Knollenberg has not personally offered an apology for his "Asian Invaders" blog entry. What kind of man is Joe Knollenberg anyway?
Hot race in 9th District pulls in big cash, names
The battle for a heart-of-Oakland County seat not long ago considered among Michigan's most reliably Republican has emerged as one of the state's hottest congressional races as dollars pour in, charges fly and a changing political landscape threatens Joe Knollenberg's bid for a ninth term.
On the day after the Aug. 5 primary, Oakland County Democrats gathered in front of Knollenberg's office in Farmington Hills to encourage voters to give him the boot because of his support for the Iraq war and other issues.
On the same day, the Bloomfield Township Republican unleashed a barrage of automated phone calls touting his record in Congress.
Democrats have had their eye on the seat ever since a relatively unknown candidate with virtually no financial help from the party gave Knollenberg a scare in 2006.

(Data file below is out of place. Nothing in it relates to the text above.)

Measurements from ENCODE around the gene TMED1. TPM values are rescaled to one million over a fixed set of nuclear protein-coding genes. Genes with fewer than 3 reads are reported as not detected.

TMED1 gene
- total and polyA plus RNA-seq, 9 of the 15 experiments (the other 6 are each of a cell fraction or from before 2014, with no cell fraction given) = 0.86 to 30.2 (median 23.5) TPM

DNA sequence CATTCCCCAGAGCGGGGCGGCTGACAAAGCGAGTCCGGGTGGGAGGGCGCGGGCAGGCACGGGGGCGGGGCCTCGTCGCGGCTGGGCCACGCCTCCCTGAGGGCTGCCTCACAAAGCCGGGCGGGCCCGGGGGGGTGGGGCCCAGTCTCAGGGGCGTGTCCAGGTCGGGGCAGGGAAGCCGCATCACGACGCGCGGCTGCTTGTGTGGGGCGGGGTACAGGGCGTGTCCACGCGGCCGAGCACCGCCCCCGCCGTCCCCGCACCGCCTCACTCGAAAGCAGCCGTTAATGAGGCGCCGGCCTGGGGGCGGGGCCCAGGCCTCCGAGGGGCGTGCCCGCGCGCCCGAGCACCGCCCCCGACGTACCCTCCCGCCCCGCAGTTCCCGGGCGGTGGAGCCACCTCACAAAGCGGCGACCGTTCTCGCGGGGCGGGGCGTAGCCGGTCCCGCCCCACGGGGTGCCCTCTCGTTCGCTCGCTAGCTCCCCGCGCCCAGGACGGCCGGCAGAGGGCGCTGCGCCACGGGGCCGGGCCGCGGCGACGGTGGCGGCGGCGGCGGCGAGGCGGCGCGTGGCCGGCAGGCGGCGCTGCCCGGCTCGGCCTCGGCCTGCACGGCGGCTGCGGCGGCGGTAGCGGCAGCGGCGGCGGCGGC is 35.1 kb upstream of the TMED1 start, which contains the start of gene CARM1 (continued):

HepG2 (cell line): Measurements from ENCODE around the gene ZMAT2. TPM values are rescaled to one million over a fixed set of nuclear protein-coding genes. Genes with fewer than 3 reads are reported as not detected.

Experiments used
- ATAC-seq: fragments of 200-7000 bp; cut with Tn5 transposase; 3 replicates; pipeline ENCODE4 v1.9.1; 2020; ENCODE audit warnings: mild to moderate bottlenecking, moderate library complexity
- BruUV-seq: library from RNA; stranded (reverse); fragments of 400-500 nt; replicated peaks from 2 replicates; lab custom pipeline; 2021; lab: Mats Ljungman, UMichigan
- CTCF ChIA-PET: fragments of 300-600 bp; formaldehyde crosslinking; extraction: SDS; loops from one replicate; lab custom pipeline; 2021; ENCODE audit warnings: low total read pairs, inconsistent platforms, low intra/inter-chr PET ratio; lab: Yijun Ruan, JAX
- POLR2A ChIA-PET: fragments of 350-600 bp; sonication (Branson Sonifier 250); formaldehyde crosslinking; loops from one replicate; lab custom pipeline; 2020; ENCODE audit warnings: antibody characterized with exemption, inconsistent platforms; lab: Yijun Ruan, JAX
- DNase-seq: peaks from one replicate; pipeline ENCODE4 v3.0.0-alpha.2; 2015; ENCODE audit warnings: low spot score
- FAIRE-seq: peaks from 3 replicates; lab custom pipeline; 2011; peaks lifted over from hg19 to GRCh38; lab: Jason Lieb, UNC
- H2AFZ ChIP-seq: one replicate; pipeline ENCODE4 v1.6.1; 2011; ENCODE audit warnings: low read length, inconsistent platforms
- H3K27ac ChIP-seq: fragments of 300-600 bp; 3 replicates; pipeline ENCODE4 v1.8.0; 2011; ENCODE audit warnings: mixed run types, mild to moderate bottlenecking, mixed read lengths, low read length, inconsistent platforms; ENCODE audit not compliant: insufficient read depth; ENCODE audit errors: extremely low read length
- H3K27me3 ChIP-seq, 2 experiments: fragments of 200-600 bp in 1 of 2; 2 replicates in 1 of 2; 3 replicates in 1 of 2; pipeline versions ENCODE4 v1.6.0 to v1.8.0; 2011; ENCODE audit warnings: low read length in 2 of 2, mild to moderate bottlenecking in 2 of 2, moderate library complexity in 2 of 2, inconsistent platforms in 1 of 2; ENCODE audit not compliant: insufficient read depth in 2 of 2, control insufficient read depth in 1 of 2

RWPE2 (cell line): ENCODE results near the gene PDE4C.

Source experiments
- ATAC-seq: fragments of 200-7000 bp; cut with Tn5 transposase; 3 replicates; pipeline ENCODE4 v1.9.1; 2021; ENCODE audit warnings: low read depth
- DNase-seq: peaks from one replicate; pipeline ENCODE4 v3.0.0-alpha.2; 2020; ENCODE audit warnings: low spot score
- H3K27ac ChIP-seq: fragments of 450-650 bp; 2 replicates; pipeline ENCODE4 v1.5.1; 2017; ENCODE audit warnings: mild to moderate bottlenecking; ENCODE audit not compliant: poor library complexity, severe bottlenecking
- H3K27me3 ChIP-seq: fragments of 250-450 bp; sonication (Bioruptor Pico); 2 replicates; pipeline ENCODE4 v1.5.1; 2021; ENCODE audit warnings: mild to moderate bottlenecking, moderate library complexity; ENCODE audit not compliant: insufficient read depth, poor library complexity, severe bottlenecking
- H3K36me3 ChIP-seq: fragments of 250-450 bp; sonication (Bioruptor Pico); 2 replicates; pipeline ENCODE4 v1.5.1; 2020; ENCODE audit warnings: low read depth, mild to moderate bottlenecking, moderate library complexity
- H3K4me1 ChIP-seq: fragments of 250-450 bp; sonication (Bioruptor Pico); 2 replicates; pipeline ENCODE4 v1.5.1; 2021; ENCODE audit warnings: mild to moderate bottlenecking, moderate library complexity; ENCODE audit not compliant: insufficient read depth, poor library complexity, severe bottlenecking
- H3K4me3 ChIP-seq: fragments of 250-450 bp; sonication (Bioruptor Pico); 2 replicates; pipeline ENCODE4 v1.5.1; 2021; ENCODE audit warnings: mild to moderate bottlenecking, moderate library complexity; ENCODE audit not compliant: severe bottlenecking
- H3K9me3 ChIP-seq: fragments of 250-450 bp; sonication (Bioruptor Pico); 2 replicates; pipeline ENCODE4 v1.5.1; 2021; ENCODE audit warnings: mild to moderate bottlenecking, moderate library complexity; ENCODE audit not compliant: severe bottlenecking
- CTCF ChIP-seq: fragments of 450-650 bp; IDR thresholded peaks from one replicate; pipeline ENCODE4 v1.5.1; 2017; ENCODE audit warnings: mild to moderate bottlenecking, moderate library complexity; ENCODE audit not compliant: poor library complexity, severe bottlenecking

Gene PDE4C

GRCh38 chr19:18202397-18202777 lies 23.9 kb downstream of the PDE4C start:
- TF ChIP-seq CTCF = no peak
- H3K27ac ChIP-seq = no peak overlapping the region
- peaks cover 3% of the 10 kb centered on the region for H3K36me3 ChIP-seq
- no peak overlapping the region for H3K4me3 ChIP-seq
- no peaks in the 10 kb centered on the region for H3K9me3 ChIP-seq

His 2008 Democratic challenger, Gary Peters, a former legislator, lottery commissioner and unsuccessful attorney general candidate, has been raising lots of money and bringing in party luminaries to help him campaign for months.
"It's going to be a barn burner," said Lansing political consultant Tom Shields, who works primarily with Republican clients. "This district has become more and more Democratic over the years."
Before Knollenberg's 52%-46% victory in 2006, he had won at least 58% of the vote in seven successive elections.
The Democratic Congressional Campaign Committee has targeted the 9th and 7th Congressional Districts as two of 26 seats nationally where they hope to beat incumbent Republicans. State Sen. Mark Schauer, D-Battle Creek, is challenging Tipton Republican Tim Walberg, who represents the 7th Congressional District in southern Michigan.
The DCCC has budgeted $35 million in advertising for the seats to air closer to the election. Click here for the rest of the story.